MF: Have your eating habits changed since watching this film?
Wilmer Valderrama: We were raised in South America and we were used to our parents cooking breakfast, lunch and dinner so we didn’t have any fast food growing up. Then, we were introduced to fast food for the first time when I first came to America when I was 14 years old. That’s the first time I saw what a burger looked like. Obviously, I fell into it at the beginning like everyone else. It was quick, it was cheap. I was playing a lot of sports and I started feeling sleepy. The first 10 minutes were heavenly and then after that you start feeling like crap. I decided to stop for my sports sake, but not for any other reason — I just knew (after eating) it felt kinda heavy on me.
And then later during this movie I understood that there were certain chemicals added to the meat that weren’t meant to be digested by humans, that slowed a person down. And I have a whole new level of respect for where I get the meat I eat.
MF: What are some of your favorite foods?
WV: I’ve actually become a huge sushi eater because we’re all desperately trying to stay in shape. I haven’t eaten fast food in a long time. Once in a while, I go to my mom’s house for that home cooked meal — pasta or paella that she does. Those are cool, natural things for you that are fattening as they are!
MF: Did you read the book, “Fast Food Nation” before you read the script for this film?
WV: I was aware of the book because all my friends had read it. But as I grew more familiar with the concept, I had a whole new appreciation for it. It became super rewarding to be a part of this.
MF: How did you deal with the theme of Mexican immigrants working for very low salaries at these meat factories in the U.S.?
WV: You are talking about almost disposable humans. These are people they are bringing in and they work and work and work and eventually they start taking drugs so they can last a few hours longer so they can make more money, then after they are no good, it’s ‘OK, where is the next set of fresh illegal immigrants coming in.’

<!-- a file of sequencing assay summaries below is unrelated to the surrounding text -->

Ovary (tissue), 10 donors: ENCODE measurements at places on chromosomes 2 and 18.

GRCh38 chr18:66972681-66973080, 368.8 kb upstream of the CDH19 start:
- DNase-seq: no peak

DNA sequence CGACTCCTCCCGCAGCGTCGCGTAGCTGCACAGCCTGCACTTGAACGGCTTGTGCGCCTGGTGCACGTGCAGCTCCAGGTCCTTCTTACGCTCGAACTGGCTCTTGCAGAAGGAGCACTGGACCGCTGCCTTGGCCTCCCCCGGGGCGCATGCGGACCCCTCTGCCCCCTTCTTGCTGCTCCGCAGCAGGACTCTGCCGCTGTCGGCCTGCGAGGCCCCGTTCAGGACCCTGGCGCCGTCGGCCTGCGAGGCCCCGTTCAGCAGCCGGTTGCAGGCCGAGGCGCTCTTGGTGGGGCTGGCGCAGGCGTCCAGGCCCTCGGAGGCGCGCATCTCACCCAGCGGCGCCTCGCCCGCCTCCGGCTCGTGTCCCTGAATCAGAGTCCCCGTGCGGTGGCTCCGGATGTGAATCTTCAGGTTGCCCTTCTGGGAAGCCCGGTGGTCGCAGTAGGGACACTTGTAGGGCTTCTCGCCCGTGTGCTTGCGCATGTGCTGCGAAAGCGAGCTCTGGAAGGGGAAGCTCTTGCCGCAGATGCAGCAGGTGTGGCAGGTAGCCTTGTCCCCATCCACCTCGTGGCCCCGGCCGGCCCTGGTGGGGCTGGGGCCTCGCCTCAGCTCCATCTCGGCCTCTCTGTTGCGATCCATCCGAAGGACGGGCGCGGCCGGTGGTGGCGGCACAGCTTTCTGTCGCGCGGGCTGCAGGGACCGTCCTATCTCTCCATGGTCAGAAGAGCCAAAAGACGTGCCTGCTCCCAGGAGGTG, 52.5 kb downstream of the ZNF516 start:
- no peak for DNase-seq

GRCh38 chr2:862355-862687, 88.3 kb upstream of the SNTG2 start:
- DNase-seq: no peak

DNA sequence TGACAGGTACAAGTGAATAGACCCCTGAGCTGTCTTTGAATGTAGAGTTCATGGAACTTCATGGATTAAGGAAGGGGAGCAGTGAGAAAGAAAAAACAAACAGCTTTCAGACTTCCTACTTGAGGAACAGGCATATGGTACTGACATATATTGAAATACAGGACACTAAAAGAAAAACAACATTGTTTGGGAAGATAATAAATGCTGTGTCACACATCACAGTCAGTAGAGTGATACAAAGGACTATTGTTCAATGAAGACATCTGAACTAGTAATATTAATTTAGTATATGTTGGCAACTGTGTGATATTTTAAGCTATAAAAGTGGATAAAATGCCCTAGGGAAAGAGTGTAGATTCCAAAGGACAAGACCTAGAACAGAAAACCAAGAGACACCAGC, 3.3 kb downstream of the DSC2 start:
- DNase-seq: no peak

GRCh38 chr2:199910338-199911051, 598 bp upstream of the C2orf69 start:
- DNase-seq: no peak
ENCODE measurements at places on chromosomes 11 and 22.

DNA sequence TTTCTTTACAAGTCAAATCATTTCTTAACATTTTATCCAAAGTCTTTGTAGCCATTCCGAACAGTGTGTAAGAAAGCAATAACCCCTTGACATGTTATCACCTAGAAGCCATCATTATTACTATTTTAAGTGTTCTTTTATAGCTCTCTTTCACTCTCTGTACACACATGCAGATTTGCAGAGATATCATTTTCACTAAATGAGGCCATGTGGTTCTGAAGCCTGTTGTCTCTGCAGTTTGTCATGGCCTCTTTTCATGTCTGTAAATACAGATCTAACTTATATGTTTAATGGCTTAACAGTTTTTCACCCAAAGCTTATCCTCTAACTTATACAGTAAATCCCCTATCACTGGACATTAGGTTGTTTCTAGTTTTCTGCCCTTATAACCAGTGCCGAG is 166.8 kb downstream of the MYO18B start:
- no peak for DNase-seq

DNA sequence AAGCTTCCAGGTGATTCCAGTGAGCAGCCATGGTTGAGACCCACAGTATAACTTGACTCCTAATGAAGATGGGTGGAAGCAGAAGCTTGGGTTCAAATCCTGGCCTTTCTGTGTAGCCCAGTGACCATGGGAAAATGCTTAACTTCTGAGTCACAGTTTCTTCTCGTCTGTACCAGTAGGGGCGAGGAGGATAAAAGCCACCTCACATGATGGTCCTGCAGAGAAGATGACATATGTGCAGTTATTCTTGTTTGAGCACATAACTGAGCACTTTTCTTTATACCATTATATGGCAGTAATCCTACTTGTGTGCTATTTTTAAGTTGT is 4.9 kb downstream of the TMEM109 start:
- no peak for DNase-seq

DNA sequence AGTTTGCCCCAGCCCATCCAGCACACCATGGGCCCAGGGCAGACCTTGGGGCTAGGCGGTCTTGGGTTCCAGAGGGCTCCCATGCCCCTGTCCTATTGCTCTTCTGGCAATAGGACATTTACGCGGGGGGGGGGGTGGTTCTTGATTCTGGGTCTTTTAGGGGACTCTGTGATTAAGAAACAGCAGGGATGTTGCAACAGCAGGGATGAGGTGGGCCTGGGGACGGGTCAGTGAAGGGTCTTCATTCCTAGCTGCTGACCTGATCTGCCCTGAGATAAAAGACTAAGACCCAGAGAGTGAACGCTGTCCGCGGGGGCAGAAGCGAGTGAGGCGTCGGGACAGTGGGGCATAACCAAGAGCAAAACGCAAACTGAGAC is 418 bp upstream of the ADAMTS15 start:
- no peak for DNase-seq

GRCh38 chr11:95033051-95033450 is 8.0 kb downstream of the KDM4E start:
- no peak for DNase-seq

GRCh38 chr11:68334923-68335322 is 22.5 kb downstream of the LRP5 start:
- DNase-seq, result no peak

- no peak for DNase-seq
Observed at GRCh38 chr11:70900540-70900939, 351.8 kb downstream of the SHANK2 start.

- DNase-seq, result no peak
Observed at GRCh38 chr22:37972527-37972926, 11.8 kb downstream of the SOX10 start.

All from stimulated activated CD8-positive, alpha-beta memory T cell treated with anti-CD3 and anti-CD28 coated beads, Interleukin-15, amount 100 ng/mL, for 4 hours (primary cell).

Right away they are exposed to it as soon as they cross the border. So it is really a matter of educating them, so they understand the ramifications of what they are eating.
I talked to the workers working at the slaughterhouse — they are just happy to have a job, so they can raise their family as best as they can.
MF: Do you think young guys feel like they can eat just about anything?
WV: The problem is that maybe that is true in the short term, but in the long term, there are artery problems and other heart issues. Nobody realizes how that happens — but I think if we can change our habits when we are young, it will make a big difference as we get older.
MF: How was it shooting at the slaughterhouse?
WV:People were asking us if we were ready for those scenes… But I grew up in Venezuela in the agriculture business and I saw cows slaughtered manually, which is a lot more honorable than like a car factory. I was not expecting to come in and see a cow being slaughtered and packaged in 60 seconds, it’s basically a car factory but with cows. And seeing humans become part of this perfect machine; all of a sudden the machine and the humans were one. You can’t put imperfect human beings running a perfect machine, expecting to meet a quota without making mistakes.
MF: How was your own experience immigrating to the U.S. with a visa and a passport? (Versus coming over illegally)
VM: I was lucky in the sense that legally I was stable, but the struggle was the same. I was poor in any case. I think it is a very universal problem. We came here to work and we had a house, a two-bedroom house for the five of us and that was our reality. A citizenship doesn’t give you money. None of us knew what welfare was so we didn’t even claim welfare. We didn’t claim anything. We just worked it out.
MF: On the set of Yo Mama! do you have healthy food on set?
WV: Oh yes! I keep veggies, fruits, natural sugars and organic snacks on hand. I don’t allow any junk food because I can’t afford for my crew to be slowing down either.
MF: What do you do to stay in shape?
WV: I box a lot and play soccer!